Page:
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The Designer’s Guide to Building a Business

 

Katrina Hernandez and Joshua Greene

The modern, textile-focused aesthetic of NYC designer, Katrina Hernandez, sets her apart from her competition. So in her latest venture, design partnership Hernandez Greene, she seeks the same success by focusing not only on the creative, but also the relationship side of the business.

 

It’s Wednesday morning. Katrina Hernandez makes her way across Union Square to her office just four blocks down from the New York City landmark. This morning’s agenda includes an unexpected meeting with a project manager for one of her uptown clients. The custom couch they ordered has just arrived with a spot on the upholstery. The decision needs to be made if the couch can be cleaned or if reupholstery is in order. Cleaning it is. Now the decorative painter arrives at the site so that Hernandez and her business partner, Joshua Greene, can inspect the silver leaf details on the ceiling that have been completed in the space. After approving the painter’s work, the duo heads out to find fringe trim for a pair of chairs one of their clients in California has recently approved. The early afternoon is spent in the office answering e-mails from clients and vendors. The team reviews accounts, assesses projects and schedules appointments. And this is all before lunch.

In early 2014, the interior designer and creative visionary, Hernandez along with her business partner Joshua Greene, opened New York City based interior design firm, Hernandez Greene. In less than one year, the team has completely redesigned nine upscale residential spaces throughout Manhattan and the Hamptons, renovated a high-end fashion retailer’s stores on the West coast and built a comprehensive portfolio of work that truly conveys the Hernandez Greene design aesthetic.

Nearly four years ago, while at Sawyer | Berson, Hernandez met Joshua Greene on his first day at the AD100 architecture firm. Greene had spent a few years writing for Women’s Wear Daily, the trade publication for the fashion industry, before beginning his work at Sawyer | Berson in the Interiors department. The two were paired on projects in Manhattan and Long Island, each of which helped show them what a strong team they are. “I always thought I’d only open a business with girlfriends, but the first day he started we just hit it off,” Hernandez explains. Within the next few months their relationship grew and Hernandez saw that Greene had the talent and vision to make a new venture possible. The passion they share for their business is unequivocal, and it’s clear that they’ve found the right fit in their partnership. “First we’re business partners, then we’re friends. I feel really blessed that I’ve found the right guy to start this business with.” One day they anticipate taking on a team, but for now they want to let the business grow and see how it goes.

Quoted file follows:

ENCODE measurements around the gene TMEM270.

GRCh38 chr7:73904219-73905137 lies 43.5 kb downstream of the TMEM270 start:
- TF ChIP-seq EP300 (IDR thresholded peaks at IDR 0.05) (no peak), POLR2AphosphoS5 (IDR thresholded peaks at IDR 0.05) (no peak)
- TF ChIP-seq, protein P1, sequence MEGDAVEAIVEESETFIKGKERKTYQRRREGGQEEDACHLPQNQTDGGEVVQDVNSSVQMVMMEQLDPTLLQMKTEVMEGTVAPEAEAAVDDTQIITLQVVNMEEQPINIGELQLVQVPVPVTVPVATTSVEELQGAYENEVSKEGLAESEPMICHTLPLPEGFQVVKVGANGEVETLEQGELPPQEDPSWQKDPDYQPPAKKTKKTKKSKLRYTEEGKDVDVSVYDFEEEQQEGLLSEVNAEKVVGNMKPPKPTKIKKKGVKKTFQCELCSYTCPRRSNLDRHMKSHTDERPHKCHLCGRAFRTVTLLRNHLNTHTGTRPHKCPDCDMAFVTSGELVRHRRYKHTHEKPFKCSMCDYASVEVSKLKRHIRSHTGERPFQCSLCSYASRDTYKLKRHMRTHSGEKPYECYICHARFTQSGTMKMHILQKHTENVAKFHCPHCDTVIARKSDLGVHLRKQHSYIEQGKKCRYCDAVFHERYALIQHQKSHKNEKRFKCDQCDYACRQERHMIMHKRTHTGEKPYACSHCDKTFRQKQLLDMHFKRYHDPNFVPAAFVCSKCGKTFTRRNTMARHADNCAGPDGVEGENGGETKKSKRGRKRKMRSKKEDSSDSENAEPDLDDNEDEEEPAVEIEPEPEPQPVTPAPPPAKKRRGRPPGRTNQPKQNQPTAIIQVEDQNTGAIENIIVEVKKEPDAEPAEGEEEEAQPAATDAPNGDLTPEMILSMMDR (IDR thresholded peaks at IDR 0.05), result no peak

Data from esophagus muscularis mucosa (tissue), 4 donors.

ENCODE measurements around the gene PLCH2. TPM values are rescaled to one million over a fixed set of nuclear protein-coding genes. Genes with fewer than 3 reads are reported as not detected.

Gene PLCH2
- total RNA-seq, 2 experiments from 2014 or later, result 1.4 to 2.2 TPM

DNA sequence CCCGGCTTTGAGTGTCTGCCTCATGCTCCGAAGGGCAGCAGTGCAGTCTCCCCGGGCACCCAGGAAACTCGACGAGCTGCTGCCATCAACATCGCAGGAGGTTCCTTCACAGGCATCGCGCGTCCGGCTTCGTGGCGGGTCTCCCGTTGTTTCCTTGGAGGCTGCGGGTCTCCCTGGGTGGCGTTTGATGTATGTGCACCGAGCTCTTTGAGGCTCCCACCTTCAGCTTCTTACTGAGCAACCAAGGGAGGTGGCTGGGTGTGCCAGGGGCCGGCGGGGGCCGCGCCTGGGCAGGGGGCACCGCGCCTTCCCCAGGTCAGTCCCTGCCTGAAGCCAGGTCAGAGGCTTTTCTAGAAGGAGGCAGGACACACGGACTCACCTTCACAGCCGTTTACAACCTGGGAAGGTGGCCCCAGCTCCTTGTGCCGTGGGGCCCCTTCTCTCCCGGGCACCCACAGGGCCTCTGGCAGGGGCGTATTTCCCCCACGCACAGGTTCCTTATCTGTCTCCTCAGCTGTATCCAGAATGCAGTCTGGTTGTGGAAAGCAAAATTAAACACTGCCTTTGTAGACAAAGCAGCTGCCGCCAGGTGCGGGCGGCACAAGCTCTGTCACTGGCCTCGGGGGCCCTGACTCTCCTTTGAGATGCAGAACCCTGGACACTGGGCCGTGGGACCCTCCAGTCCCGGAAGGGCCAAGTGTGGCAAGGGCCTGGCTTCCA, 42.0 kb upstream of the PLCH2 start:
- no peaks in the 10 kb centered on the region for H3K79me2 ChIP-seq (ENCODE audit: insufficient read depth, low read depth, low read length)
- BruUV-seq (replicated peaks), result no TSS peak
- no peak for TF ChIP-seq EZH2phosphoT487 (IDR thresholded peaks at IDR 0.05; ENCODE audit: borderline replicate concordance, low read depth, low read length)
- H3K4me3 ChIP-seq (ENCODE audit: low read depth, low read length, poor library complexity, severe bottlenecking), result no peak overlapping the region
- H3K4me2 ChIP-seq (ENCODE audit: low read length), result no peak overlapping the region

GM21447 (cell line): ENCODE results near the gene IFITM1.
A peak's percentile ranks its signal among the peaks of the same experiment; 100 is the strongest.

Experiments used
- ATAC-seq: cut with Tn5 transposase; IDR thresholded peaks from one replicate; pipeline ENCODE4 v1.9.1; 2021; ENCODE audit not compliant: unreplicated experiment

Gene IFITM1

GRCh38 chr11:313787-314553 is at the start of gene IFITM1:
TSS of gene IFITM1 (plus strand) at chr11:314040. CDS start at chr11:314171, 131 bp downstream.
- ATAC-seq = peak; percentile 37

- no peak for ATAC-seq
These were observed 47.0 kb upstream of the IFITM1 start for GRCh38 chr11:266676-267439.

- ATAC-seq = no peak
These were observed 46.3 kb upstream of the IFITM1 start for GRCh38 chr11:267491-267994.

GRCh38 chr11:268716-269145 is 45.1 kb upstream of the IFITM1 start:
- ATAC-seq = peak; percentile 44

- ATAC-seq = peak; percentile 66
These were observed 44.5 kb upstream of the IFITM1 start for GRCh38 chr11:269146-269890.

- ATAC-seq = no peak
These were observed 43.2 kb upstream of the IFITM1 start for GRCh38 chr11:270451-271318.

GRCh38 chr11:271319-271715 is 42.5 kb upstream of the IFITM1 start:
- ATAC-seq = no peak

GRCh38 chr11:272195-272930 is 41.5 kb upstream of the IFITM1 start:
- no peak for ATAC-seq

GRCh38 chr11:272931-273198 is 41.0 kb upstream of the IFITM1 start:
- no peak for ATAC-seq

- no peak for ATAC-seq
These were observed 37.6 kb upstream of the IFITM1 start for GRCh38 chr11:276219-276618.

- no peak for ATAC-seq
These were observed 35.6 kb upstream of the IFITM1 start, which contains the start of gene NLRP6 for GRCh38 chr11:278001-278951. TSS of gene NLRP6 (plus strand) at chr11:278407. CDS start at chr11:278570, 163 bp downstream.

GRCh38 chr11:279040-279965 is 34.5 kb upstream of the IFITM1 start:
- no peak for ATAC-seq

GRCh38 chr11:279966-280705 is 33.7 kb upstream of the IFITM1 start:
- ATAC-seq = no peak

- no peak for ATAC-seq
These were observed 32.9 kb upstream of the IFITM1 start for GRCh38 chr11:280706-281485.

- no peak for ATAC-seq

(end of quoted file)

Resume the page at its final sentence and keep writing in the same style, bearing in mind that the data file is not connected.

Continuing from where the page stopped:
The pair first gained recognition for designing the interiors of a Sawyer | Berson home in the Village of Southampton on Long Island. The year and a half long project graced the pages of the July 2014 issue of Architectural Digest and put the design pair on the map. “This project proved to Josh and I that we could do it. That was the house that pushed us to know that we could do it on our own.” A party was planned to show off the seven-bedroom house and celebrate the designers’ 18 months of hard work, but even the morning of the event they were tying on pool chair cushions and rearranging accessories. “We worked out butts off. We were running around like crazy! Every floral arrangement. The lighting. The candles. We really poured our hearts and souls in it and it turned out really, really great.” The Southampton home was like the final piece in the design puzzle for the pair–truly convincing them they could work on their own. They completed the entire home’s interiors–start to finish–and received one interior design’s highest accolades when their project was featured in AD. “It makes you more confident when you’ve had many more experiences so that when you’re on your own you’re more prepared. It’s nice to have gotten that pedigree.” After finishing their work on the Southampton home the pair was ready to take on their next project, this time without a safety net, and start their own firm.